In 1945, the United States dropped their newly invented weapons of mass destruction, killing over 150,000 people and leaving tens of thousands more to die a lingering death. This act of unspeakable violence launched the Cold War and an era of nuclear terrorism that deeply traumatized Japan, and outraged people of conscience throughout the world. As a way to make nuclear power respectable, the US launched its “Atoms for Peace” program in 1953, which encouraged the development of nuclear power plants. Claims were made that these plants would produce energy “too cheap to meter” and be utterly safe.

We now see these claims were as false as the claim that we had no alternative than to drop bombs on Hiroshima and Nagasaki.

We are now told that in order to prevent global warming and to satisfy the desires of a world addicted to fossil fuel, we have no alternative but to build more and more nuclear plants, even though we still don’t know how to make them fail-safe or what to do with the spent fuel, which has the potential to cause death and disease for hundreds of thousands of years.

As a Christian and a Quaker and a human being, I grieve for the those who died and for those who are suffering from the lingering after effects of Fukushima and Hiroshima. Let us join with the mayors of Nagasaki and Hiroshima and say, “Never again.”

Let me quote from a statement made by a national Quaker environmental group called “Quaker Earthcare Witness”:

“We are horrified and saddened by the staggering physical, human, and environmental damage that has been suffered by Japan following recent major earthquakes and a major tsunami. We are deeply concerned about ongoing radioactive releases---with potentially severe global impact---from six heavily damaged nuclear fission reactors.

“The damage has exposed the vulnerability of many older plants like Japan's Fukushima Dai-ichi nuclear complex to disruption of vital cooling systems and breaching of containment structures. We join others in calling for the orderly shutdown of all nuclear plants….

“We call attention to a number of scientific studies that dispute the claim that fission-powered plants are "carbon-free" and therefore can play a significant role in controlling climate change, as well as the claim that radioactive releases during routine activities of the nuclear industry do not pose significant health or environmental risks.

“We also respond to the nuclear crisis in Japan in terms of the values that we find to be essential to a peaceful, just, and ecologically sustainable world. Fission-powered electricity, along with industrial agriculture and genetic engineering, emerge from a narrow, human-centered technological worldview rather than a proper understanding of ecological principles. These profit-driven enterprises are relics of Cold War-era thinking, which favors large-scale, centrally controlled systems. These tend to concentrate power and wealth at the expense of democratic values, community well-being, economic justice, ecological balance, and personal freedom.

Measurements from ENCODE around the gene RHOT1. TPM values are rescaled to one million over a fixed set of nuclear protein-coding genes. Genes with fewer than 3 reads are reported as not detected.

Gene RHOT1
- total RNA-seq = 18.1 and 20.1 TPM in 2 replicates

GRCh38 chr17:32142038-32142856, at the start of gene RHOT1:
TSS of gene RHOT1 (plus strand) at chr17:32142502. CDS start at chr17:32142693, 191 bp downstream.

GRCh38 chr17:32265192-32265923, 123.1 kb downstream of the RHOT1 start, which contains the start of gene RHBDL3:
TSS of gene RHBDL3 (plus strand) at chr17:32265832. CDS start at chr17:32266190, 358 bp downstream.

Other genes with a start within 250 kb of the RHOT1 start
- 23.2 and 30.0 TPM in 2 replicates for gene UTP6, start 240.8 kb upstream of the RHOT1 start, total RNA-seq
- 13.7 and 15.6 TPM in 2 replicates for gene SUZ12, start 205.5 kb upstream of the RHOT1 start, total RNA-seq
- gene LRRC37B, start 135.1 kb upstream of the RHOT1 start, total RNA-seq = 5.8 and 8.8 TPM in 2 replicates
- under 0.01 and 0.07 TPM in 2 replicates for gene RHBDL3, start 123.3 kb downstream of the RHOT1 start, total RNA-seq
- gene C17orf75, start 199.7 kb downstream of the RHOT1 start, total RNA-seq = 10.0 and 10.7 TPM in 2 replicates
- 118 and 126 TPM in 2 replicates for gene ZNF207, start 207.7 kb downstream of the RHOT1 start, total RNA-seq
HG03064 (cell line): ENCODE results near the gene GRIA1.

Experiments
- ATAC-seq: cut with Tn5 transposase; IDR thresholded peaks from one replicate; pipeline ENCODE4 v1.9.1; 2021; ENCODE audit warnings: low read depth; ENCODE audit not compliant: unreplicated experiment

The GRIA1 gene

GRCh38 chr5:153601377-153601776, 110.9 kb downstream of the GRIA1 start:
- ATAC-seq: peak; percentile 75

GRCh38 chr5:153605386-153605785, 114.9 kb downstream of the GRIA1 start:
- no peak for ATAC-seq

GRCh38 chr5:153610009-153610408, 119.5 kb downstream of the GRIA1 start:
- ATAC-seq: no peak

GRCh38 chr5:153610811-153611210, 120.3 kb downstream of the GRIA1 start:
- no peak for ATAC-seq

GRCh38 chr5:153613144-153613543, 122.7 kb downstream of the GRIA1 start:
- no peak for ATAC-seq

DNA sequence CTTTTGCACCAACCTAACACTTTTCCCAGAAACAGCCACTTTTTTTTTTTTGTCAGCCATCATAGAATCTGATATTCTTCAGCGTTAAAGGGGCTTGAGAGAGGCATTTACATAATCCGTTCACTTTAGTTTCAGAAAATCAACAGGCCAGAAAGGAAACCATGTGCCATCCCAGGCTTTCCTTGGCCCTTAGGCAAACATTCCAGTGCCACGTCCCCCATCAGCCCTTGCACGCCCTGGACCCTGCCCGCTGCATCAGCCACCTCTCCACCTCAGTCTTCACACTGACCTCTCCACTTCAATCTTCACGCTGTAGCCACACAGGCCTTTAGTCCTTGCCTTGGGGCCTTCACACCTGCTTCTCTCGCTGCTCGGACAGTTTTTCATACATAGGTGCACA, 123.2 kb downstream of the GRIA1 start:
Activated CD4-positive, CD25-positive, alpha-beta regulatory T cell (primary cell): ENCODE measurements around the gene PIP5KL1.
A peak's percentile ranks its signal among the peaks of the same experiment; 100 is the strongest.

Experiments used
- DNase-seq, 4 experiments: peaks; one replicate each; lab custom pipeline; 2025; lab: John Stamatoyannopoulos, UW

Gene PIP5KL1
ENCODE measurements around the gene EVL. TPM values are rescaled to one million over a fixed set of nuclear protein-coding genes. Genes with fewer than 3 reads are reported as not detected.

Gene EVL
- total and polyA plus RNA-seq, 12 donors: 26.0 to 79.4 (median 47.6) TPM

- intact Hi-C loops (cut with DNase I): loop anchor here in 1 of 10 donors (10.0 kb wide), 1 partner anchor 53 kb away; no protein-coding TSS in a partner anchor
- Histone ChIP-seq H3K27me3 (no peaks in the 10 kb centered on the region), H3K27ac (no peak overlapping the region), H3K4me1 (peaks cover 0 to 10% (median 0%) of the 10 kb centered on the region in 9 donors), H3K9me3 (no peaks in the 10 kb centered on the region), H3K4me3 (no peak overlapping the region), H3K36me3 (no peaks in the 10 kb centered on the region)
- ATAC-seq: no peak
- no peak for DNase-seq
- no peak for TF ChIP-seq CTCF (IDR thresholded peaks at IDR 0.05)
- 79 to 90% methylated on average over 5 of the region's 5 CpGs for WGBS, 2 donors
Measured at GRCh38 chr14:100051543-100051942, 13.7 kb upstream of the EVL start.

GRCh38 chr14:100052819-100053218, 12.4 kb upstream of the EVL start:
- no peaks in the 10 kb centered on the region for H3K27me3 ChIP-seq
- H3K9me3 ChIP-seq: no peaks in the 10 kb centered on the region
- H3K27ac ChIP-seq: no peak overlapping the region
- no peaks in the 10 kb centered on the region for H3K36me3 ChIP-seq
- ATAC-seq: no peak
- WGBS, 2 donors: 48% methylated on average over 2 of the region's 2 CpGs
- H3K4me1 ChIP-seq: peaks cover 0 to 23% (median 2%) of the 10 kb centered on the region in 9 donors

“Proponents of nuclear fission and other advanced technological systems typically cite pressures to keep up with ever-expanding consumption and population growth. They do not acknowledge that on a finite planet, growth inevitably comes to an end, often tragically, and that the current economic model is based on endless growth. They tend to underestimate human fallibility and the limitations inherent in the laws of nature, including the law of unintended consequences.

“We encourage governments and nonprofit organizations to give priority to public education about the greenhouse gas emissions and radiation hazards associated with the entire nuclear fuel cycle.”

The statement goes on to ask each of us to “reduce our personal consumption of electricity that comes from nuclear fission and fossil fuels and to obtain the electricity that they do use from truly renewable sources as much as possible.”

We are also urged “to work individually and collectively with legislators and lobbying groups to encourage the development of appropriately scaled renewable energy systems and to eliminate subsidies for nuclear fission, coal, oil, natural gas, and other industries that are environmentally disruptive and ecologically unsustainable.”

Hiroshima Day is more than a look at the dangers of nuclear power, however, it is also an anti-war day and pro-peace day. Nuclear weapons were produced for war and have been used once in anger but now with many countries owning multiple warheads the risks of a nuclear war are even greater.

The exorbitant amount of money spent by the US government on the military continues to rob ordinary people of much needed resources for housing, welfare, fair wages and education. Hiroshima Day 2011 is a time for people of faith to get out and protest for an end to the nuclear war cycle and an end to war and preparation for war.


Proposal to Encourage A Friends' Dialogue on Nuclear Power

The catastrophe at the Fukushima fission reactors in Japan has re-engaged Friends and others in responding to the use of nuclear power. Though Quakers have diverse views on this matter, it is unavoidably relevant in discussions about the challenges of increased energy demands, the need for sustainability, and the crisis of climate change.

Friends need to hear and understand each others' views on the use, expansion, or reduction of nuclear power. The first priority is not to reach agreement, but to grasp the underlying issues that might shape an informed opinion, relying on Friends' beliefs for guidance in the process of discernment. Some questions to consider include: